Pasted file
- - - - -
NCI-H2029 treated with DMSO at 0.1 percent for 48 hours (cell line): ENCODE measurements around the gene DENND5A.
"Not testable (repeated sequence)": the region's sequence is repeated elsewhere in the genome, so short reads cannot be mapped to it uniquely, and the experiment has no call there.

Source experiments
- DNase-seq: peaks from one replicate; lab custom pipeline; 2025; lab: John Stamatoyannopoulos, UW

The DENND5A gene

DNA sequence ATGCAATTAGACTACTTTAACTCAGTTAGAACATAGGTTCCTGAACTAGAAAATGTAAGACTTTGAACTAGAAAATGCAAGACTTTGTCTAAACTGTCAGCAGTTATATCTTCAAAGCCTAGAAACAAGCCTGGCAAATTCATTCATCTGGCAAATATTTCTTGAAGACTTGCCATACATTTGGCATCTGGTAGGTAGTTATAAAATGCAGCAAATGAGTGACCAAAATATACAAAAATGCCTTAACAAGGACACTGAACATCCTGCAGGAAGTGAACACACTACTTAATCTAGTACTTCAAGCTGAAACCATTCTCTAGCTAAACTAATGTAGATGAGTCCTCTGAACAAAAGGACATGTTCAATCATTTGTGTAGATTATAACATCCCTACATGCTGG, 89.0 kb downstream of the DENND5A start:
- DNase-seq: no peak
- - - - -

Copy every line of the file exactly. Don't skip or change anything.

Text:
NCI-H2029 treated with DMSO at 0.1 percent for 48 hours (cell line): ENCODE measurements around the gene DENND5A.
"Not testable (repeated sequence)": the region's sequence is repeated elsewhere in the genome, so short reads cannot be mapped to it uniquely, and the experiment has no call there.

Source experiments
- DNase-seq: peaks from one replicate; lab custom pipeline; 2025; lab: John Stamatoyannopoulos, UW

The DENND5A gene

DNA sequence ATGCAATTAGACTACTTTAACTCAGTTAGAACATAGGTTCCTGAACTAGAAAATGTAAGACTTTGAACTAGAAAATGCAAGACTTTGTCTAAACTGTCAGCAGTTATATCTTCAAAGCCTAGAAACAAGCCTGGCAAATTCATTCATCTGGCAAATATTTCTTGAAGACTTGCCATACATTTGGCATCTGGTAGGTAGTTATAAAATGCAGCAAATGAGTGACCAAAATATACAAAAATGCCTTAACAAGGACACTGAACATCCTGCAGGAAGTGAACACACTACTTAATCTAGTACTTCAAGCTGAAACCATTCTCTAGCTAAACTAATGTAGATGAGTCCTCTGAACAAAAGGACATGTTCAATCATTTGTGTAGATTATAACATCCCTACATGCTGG, 89.0 kb downstream of the DENND5A start:
- DNase-seq: no peak